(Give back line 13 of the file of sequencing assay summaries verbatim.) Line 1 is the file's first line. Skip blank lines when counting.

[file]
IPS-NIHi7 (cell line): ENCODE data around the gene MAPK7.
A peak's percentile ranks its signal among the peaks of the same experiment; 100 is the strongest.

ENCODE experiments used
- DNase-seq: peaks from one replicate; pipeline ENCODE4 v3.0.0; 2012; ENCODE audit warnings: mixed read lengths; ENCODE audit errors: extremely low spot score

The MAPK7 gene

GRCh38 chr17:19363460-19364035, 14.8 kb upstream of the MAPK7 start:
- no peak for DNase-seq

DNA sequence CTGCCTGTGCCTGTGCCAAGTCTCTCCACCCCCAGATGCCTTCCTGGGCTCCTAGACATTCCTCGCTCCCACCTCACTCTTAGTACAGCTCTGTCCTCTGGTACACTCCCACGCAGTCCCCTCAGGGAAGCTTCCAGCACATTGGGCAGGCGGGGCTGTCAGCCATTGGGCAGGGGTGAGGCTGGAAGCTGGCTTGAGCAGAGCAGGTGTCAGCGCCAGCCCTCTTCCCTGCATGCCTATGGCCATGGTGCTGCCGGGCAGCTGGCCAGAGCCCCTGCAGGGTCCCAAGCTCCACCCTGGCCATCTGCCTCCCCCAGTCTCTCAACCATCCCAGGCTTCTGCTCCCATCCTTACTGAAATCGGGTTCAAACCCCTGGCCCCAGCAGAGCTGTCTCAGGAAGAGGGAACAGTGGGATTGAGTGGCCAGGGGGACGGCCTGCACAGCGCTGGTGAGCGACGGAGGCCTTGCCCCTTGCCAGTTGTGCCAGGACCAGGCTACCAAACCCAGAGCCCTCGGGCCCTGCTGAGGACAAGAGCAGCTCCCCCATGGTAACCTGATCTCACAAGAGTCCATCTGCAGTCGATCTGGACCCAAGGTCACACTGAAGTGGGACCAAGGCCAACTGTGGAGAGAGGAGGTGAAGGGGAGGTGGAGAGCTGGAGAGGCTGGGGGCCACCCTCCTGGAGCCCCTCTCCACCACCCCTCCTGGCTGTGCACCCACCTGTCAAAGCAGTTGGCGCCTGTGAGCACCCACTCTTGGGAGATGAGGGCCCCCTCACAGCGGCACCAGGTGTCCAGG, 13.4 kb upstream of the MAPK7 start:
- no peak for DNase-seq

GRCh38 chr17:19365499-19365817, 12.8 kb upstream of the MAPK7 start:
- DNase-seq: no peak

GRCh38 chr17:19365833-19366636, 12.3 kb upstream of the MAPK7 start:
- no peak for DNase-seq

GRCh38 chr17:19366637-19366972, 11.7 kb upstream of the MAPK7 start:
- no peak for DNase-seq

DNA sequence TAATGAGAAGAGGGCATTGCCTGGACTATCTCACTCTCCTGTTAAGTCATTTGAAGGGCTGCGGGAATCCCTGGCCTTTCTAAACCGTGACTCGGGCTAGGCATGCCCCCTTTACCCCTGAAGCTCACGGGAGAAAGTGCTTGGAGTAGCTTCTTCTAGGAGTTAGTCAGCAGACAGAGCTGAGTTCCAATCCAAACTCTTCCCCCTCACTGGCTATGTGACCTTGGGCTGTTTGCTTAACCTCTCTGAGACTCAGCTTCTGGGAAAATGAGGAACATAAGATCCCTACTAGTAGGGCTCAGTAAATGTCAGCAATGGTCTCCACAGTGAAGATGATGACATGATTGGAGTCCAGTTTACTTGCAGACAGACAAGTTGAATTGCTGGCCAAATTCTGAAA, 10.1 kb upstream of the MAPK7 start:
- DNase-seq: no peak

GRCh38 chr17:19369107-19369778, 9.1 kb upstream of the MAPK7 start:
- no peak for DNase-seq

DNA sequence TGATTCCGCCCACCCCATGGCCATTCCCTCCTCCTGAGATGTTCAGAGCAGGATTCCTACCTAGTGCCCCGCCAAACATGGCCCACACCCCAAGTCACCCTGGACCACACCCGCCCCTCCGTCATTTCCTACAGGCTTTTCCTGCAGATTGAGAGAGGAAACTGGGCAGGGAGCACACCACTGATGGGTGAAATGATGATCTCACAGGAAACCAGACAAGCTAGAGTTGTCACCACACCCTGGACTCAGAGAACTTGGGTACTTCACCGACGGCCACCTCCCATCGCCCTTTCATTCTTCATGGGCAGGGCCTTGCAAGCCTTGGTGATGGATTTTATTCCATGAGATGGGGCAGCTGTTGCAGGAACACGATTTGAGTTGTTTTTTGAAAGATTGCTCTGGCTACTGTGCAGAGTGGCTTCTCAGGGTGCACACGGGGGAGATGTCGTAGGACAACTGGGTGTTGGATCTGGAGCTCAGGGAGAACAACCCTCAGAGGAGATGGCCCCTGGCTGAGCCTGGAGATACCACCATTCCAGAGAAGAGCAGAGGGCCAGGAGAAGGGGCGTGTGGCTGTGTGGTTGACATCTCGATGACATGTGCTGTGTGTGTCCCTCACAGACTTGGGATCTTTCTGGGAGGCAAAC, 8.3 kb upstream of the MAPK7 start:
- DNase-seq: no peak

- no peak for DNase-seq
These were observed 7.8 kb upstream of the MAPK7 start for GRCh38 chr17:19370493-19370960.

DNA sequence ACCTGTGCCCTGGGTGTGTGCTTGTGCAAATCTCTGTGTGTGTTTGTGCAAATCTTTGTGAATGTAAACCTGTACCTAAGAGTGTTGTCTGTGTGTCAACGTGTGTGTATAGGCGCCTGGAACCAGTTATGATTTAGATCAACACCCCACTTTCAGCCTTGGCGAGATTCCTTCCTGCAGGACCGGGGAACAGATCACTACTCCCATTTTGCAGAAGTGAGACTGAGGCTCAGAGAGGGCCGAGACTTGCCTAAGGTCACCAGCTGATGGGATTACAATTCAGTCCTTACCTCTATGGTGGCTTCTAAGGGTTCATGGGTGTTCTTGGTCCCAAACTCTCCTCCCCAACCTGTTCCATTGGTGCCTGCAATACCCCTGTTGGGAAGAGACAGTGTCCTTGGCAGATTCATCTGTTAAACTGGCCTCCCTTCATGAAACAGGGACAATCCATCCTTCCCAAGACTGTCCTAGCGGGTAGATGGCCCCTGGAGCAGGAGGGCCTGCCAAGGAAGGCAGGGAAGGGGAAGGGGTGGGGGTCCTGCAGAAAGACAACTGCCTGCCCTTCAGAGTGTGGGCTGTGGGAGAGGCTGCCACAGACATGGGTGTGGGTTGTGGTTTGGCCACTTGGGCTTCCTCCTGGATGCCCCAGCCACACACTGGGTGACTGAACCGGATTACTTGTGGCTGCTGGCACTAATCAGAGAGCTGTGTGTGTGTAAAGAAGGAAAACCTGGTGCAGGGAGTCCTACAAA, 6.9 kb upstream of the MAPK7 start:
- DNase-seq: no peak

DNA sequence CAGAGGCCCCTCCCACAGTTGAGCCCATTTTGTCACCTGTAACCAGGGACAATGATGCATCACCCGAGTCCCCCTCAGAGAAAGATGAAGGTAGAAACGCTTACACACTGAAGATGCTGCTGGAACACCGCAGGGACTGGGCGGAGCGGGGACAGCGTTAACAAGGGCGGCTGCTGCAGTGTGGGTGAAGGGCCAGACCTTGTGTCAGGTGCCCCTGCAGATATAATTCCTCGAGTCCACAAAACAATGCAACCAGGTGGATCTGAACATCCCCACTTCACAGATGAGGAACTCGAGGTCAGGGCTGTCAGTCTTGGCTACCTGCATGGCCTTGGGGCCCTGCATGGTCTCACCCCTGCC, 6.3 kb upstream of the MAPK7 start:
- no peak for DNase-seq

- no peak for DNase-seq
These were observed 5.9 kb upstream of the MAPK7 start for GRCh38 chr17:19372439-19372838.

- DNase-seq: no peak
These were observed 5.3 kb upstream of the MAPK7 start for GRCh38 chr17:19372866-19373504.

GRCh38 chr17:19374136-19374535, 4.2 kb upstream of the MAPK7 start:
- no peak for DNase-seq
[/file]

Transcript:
- no peak for DNase-seq